Since April, Senate Bill 451 has been reported favorably by the Transportation Committee. On May 5th, the Senate referred this bill to the Finance, Revenue and Bonding Committee.
However, an amendment to this bill has been introduced that would eliminate the concern identified in the April notification that would require the owners of the 3,400 antique vehicles between 20 and 24 years old turning in their “Classic Vehicle” or “Early American” plates and re-registering their vehicles with regular plates. In addition, the amendment would maintain the maximum $500 assessment on those 20-24 year old vehicles that currently receive that benefit, effectively “grandfathering” them. The amendment is identified by LCO Amendment Number 6512. While there is no direct evidence why this amendment was introduced, it could be speculated that it was a result of antique auto hobbyists contacting their State Senators and voicing their opposition to the bill as requested. So, for those of you that contacted your State Senator, your assistance on this issue is greatly appreciated! It demonstrates we can make a difference! However we are not done yet…
We need to note that while LCO Amendment Number 6512 to Senate Bill 451 has been introduced, it has not yet been voted on, so the changes are not yet part of the bill. After the bill is reported back to the Senate after the Finance Revenue and Bonding Committee reviews it, the Senate will vote on the Amendment and the bill. If passed by the Senate, it would then go to the House for a vote. If both the Senate and the House pass the bill, it would go to the Governor, and if he signs it, it would become law.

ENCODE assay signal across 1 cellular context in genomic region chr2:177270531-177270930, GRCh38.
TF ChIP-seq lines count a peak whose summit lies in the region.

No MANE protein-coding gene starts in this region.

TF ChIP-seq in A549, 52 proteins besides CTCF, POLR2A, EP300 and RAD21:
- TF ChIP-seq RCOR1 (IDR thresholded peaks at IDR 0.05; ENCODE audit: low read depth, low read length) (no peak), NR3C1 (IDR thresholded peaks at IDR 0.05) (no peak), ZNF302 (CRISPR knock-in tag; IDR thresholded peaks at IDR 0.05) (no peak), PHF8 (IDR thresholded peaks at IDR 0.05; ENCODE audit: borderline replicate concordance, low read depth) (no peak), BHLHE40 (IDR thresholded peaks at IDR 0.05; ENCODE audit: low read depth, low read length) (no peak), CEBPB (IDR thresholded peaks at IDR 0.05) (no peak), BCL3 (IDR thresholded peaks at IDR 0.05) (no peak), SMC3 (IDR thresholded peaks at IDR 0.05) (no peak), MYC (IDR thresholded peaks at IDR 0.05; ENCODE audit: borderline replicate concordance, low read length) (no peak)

The bill proposes :
1. An owner of an antique, rare or special interest motor vehicle may be required by their local property tax assessors to provide reasonable documentation once every three years that such motor vehicle meets the definition of an antique rare or special interest motor vehicle. (Currently, hobbyists that have vehicles without “Early American” or “Classic Vehicle” plates may be required to provide their local property tax assessor annual documentation that their hobby vehicle meets the definition of an antique, rare or special interest motor vehicle such that the maximum $500 assessment applies. If you have the plates, no documentation is required, which is why we recommend you get the plates on your vehicle.)
2 For applying the $500 maximum property tax assessment and issuance of special number plates, the bill raises the minimum age of an antique, rare or special interest motor vehicle from 20 to 25 years. With LCO Amendment Number 6512 (if approved by the Senate) current vehicles 20 to 24 years old with special number plates would be “grandfathered.”
In the past, the Connecticut Council of Car Clubs has not been opposed to raising the minimum age of an antique rare or special interest motor vehicle to 25 years. This increase in the minimum age reduces our hobby’s exposure to legislative challenges to the maximum $500 assessment benefit. This increase also acknowledges that vehicle quality has increased over the years such that most modern vehicles survive 20 years, making them more common than ever.
Based on the above information, we recommend Connecticut antique auto hobbyists contact their State Senators at this time (particularly those who have already engaged their Senator on this Bill) and voice your Support of LCO Amendment Number 6512 to Senate Bill 451.